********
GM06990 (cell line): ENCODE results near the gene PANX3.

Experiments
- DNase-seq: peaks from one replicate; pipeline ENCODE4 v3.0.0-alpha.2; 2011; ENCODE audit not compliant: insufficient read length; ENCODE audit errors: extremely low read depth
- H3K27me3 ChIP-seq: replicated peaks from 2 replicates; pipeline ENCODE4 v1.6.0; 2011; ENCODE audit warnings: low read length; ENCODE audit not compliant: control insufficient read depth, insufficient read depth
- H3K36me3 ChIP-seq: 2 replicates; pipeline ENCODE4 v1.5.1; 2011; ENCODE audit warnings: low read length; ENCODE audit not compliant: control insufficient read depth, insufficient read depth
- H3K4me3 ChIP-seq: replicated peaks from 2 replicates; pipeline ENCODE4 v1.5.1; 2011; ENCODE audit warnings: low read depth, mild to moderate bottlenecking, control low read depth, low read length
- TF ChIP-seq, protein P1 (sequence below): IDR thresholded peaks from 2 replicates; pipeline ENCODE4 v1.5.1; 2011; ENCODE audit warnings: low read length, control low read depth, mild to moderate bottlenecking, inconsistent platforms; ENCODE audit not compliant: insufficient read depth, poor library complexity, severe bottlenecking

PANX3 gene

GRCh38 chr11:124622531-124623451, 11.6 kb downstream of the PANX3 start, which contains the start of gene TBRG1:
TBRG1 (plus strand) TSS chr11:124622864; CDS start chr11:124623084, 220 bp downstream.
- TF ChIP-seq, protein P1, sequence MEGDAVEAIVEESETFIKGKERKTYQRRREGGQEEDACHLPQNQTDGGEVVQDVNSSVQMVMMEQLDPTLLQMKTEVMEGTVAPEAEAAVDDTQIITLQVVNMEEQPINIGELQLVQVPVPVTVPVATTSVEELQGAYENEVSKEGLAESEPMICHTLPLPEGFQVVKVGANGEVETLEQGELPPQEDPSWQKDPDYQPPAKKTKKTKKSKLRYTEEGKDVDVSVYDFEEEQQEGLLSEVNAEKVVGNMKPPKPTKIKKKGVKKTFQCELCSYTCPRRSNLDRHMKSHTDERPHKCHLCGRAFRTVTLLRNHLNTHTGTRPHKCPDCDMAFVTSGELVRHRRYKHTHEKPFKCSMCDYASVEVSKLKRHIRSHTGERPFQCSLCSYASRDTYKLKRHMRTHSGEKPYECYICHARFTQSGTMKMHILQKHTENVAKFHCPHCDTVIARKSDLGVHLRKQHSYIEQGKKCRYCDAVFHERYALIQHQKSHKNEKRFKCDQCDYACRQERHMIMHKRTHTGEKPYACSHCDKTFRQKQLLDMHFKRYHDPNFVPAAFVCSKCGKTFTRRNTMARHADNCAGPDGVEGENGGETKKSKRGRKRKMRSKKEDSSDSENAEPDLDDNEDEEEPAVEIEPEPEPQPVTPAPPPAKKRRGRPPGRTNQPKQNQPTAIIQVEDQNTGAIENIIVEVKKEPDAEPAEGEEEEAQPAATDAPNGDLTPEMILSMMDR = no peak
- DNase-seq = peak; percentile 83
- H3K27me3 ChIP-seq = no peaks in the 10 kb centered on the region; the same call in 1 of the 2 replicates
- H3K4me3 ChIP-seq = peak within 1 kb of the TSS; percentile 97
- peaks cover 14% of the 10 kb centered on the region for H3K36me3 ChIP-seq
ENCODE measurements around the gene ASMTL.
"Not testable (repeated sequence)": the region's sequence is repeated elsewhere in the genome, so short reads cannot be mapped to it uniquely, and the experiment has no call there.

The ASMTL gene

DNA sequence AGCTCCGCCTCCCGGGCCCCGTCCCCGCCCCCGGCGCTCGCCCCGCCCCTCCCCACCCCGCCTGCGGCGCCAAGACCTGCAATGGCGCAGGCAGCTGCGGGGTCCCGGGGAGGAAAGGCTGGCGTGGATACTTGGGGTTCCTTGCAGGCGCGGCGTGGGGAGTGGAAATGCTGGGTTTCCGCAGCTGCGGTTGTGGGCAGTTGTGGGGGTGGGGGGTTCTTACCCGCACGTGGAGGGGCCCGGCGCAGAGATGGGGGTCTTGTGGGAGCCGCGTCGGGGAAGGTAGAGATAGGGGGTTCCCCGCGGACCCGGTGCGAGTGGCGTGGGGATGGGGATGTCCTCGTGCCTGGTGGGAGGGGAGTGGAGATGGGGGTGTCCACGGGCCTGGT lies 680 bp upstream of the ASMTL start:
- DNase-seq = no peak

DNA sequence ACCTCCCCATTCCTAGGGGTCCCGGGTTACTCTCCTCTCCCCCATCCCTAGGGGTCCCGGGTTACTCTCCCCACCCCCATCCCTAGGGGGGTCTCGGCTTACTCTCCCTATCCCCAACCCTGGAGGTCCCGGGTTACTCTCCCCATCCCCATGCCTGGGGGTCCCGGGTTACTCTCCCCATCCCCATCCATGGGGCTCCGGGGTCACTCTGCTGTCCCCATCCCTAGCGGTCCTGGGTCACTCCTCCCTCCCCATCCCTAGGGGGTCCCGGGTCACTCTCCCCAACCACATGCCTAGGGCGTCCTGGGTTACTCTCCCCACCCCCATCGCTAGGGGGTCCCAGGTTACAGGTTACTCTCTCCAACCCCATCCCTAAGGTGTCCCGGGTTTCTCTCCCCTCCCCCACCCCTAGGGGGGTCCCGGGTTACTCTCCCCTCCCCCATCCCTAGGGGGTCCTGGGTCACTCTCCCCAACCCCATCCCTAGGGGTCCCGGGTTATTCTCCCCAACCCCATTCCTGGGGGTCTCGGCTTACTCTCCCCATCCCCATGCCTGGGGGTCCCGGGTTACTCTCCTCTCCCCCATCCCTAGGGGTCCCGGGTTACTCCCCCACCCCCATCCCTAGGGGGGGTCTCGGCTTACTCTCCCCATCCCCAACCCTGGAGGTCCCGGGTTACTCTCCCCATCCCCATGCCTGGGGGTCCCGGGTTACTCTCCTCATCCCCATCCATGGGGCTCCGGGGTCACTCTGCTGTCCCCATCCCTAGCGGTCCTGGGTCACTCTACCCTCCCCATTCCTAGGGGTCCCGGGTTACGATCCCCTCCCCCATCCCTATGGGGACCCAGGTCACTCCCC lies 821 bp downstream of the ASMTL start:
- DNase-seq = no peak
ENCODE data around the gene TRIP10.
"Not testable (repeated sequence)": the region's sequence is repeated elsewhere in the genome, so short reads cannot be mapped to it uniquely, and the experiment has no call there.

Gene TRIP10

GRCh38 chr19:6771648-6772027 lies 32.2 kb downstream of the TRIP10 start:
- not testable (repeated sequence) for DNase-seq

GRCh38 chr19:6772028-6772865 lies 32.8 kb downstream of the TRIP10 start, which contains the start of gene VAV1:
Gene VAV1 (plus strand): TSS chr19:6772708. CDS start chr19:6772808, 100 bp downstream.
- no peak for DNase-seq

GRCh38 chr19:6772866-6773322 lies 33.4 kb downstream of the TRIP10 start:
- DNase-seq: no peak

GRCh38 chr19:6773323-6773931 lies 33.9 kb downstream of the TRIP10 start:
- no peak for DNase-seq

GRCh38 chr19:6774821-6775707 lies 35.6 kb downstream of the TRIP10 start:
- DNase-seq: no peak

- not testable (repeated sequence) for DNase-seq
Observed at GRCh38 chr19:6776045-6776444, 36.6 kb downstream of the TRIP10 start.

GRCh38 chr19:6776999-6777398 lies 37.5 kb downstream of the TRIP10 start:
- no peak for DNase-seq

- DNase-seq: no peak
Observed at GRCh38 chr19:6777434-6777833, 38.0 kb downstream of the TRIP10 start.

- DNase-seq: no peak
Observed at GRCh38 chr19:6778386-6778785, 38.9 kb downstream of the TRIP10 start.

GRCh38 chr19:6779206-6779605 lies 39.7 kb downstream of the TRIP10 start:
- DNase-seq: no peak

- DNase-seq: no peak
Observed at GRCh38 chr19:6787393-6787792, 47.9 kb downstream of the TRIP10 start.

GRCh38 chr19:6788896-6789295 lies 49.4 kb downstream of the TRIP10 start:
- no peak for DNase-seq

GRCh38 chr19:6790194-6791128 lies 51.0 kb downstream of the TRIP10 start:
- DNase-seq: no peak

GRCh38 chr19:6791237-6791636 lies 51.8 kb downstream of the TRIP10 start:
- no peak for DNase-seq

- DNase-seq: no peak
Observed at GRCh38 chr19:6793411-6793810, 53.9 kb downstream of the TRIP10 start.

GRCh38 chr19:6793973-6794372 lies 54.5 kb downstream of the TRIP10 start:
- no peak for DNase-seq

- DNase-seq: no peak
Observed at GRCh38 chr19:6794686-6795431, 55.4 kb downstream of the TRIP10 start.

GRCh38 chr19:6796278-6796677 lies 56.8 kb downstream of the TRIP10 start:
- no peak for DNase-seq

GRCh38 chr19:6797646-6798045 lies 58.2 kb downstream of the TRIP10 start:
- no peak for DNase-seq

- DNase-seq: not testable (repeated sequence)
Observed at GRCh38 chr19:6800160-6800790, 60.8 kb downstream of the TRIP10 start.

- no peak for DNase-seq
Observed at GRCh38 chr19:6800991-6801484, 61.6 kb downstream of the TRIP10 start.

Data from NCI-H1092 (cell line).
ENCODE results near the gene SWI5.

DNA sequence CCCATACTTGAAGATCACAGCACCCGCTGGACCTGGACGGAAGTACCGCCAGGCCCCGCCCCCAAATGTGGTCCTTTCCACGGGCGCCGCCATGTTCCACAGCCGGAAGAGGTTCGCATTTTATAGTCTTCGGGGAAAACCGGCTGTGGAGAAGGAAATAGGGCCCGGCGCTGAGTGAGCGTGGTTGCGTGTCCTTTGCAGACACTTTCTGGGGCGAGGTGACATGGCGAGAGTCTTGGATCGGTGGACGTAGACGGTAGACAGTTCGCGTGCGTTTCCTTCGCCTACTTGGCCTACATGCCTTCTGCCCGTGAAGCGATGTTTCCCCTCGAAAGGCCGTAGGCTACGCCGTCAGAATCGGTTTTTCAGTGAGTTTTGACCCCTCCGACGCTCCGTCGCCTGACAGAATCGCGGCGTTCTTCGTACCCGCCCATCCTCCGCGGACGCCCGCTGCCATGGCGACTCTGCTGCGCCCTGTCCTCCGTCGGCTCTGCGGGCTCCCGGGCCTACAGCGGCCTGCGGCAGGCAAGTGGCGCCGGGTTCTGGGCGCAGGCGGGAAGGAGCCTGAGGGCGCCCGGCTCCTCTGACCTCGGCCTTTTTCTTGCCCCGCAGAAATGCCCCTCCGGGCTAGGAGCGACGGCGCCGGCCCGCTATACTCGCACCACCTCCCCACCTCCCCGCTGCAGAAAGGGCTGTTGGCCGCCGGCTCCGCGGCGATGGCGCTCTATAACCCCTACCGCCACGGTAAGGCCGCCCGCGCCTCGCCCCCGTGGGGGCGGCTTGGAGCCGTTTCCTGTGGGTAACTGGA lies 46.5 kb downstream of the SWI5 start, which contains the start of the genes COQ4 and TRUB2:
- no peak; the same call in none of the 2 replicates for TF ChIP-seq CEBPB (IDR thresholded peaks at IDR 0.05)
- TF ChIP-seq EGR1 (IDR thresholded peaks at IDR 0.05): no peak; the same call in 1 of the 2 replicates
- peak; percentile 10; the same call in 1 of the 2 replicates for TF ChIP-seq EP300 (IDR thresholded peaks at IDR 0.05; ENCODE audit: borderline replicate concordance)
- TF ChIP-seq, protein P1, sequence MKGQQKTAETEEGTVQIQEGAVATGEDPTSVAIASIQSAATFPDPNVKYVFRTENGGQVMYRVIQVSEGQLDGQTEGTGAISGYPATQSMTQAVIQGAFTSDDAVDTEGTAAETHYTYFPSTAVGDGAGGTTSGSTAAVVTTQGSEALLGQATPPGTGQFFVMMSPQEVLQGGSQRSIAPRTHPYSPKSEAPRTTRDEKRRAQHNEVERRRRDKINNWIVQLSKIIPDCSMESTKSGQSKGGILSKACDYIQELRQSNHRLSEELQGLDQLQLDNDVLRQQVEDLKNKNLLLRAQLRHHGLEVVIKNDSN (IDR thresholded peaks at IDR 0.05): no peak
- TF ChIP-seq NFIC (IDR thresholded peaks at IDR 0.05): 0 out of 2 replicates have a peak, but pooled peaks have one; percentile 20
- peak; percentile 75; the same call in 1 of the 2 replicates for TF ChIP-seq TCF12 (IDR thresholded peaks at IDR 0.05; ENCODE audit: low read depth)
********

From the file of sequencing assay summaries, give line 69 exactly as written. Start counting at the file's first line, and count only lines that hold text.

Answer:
Data from NCI-H1092 (cell line).